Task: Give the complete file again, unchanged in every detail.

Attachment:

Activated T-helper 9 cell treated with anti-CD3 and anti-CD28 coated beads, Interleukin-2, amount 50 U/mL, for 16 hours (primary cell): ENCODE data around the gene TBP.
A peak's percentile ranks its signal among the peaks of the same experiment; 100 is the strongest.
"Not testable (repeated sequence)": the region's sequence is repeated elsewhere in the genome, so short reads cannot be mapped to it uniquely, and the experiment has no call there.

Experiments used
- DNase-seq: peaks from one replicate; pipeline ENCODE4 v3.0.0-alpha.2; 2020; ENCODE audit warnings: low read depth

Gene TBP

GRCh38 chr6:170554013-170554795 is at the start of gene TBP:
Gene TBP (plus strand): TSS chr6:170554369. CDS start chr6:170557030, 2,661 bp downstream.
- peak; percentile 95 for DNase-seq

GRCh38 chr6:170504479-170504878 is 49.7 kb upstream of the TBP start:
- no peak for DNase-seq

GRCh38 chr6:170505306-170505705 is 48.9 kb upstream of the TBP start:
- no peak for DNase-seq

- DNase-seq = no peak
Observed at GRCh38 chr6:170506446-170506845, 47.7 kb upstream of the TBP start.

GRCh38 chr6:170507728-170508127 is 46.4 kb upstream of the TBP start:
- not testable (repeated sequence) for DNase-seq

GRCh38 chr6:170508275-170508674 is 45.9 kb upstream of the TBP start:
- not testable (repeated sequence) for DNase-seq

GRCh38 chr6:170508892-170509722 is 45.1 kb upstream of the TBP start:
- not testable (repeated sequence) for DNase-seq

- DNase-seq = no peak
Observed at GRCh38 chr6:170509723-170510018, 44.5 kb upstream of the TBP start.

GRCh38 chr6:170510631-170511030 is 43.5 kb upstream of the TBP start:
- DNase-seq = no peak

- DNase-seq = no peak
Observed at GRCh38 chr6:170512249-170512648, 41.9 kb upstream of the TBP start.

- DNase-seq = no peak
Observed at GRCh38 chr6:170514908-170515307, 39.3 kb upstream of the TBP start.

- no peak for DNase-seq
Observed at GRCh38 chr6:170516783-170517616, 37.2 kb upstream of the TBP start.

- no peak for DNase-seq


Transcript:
Activated T-helper 9 cell treated with anti-CD3 and anti-CD28 coated beads, Interleukin-2, amount 50 U/mL, for 16 hours (primary cell): ENCODE data around the gene TBP.
A peak's percentile ranks its signal among the peaks of the same experiment; 100 is the strongest.
"Not testable (repeated sequence)": the region's sequence is repeated elsewhere in the genome, so short reads cannot be mapped to it uniquely, and the experiment has no call there.

Experiments used
- DNase-seq: peaks from one replicate; pipeline ENCODE4 v3.0.0-alpha.2; 2020; ENCODE audit warnings: low read depth

Gene TBP

GRCh38 chr6:170554013-170554795 is at the start of gene TBP:
Gene TBP (plus strand): TSS chr6:170554369. CDS start chr6:170557030, 2,661 bp downstream.
- peak; percentile 95 for DNase-seq

GRCh38 chr6:170504479-170504878 is 49.7 kb upstream of the TBP start:
- no peak for DNase-seq

GRCh38 chr6:170505306-170505705 is 48.9 kb upstream of the TBP start:
- no peak for DNase-seq

- DNase-seq = no peak
Observed at GRCh38 chr6:170506446-170506845, 47.7 kb upstream of the TBP start.

GRCh38 chr6:170507728-170508127 is 46.4 kb upstream of the TBP start:
- not testable (repeated sequence) for DNase-seq

GRCh38 chr6:170508275-170508674 is 45.9 kb upstream of the TBP start:
- not testable (repeated sequence) for DNase-seq

GRCh38 chr6:170508892-170509722 is 45.1 kb upstream of the TBP start:
- not testable (repeated sequence) for DNase-seq

- DNase-seq = no peak
Observed at GRCh38 chr6:170509723-170510018, 44.5 kb upstream of the TBP start.

GRCh38 chr6:170510631-170511030 is 43.5 kb upstream of the TBP start:
- DNase-seq = no peak

- DNase-seq = no peak
Observed at GRCh38 chr6:170512249-170512648, 41.9 kb upstream of the TBP start.

- DNase-seq = no peak
Observed at GRCh38 chr6:170514908-170515307, 39.3 kb upstream of the TBP start.

- no peak for DNase-seq
Observed at GRCh38 chr6:170516783-170517616, 37.2 kb upstream of the TBP start.

- no peak for DNase-seq